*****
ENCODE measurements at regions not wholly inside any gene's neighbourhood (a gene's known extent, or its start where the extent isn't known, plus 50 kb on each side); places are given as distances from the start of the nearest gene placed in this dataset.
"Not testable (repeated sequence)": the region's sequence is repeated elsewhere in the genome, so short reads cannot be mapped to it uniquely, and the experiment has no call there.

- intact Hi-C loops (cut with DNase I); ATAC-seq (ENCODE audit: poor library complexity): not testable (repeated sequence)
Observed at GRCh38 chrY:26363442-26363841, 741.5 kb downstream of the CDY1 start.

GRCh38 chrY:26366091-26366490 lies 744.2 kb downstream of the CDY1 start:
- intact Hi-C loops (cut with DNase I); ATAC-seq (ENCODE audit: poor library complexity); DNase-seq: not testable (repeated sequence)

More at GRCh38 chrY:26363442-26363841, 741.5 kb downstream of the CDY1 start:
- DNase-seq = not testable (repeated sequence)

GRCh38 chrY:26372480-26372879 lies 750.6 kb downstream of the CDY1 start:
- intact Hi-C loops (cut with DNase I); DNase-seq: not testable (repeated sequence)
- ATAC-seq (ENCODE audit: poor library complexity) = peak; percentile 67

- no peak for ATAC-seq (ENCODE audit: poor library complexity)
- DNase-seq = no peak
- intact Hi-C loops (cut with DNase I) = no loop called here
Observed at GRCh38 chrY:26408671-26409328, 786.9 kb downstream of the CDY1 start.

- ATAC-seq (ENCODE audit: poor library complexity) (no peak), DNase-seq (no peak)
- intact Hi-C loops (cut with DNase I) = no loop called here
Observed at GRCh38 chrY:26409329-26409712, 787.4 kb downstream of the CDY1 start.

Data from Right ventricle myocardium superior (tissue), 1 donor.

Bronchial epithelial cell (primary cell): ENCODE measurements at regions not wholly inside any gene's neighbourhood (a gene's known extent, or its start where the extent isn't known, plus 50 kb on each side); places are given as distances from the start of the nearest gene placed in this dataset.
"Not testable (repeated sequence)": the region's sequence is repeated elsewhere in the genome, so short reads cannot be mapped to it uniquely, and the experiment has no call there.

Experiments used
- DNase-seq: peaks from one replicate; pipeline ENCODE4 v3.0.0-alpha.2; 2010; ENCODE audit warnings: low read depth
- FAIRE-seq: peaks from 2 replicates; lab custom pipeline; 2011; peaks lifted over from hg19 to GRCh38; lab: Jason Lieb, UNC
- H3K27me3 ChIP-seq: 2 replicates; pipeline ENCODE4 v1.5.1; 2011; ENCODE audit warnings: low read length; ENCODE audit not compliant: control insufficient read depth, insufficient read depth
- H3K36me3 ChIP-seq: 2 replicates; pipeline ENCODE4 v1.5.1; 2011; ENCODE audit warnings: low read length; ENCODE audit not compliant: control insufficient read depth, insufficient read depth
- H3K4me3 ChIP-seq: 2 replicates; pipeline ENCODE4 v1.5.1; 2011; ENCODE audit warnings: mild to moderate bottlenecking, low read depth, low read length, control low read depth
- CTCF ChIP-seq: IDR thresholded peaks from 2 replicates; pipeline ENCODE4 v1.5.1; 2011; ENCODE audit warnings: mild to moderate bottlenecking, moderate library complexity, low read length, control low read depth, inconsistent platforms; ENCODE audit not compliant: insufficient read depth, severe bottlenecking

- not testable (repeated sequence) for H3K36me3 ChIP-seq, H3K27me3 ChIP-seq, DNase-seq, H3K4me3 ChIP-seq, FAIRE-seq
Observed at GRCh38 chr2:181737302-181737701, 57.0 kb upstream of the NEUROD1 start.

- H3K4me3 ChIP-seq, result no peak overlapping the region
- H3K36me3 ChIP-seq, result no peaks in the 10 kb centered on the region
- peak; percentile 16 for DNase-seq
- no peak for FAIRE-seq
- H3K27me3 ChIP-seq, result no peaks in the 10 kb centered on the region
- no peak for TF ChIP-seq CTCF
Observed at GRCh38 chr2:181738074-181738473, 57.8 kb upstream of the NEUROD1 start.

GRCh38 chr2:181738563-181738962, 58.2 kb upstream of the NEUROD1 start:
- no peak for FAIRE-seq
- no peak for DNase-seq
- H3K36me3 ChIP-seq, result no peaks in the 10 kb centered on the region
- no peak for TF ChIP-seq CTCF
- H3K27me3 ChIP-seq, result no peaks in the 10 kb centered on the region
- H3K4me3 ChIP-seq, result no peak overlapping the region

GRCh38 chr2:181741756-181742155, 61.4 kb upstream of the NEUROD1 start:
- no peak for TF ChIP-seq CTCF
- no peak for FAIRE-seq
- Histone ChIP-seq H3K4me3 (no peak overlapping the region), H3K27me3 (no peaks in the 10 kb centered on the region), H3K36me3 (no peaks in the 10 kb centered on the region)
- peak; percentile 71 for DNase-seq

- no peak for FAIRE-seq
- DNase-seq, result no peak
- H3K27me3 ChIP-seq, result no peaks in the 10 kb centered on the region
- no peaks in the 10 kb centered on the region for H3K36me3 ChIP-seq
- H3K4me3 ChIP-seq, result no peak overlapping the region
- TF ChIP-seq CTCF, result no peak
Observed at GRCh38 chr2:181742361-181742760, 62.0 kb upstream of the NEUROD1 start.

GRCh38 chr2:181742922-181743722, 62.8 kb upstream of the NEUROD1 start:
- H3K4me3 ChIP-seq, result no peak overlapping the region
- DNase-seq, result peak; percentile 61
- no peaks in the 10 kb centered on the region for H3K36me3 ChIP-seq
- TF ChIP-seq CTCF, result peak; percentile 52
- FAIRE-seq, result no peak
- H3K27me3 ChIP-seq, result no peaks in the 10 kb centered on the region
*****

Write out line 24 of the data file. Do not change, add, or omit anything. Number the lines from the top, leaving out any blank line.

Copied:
- FAIRE-seq: peaks from 2 replicates; lab custom pipeline; 2011; peaks lifted over from hg19 to GRCh38; lab: Jason Lieb, UNC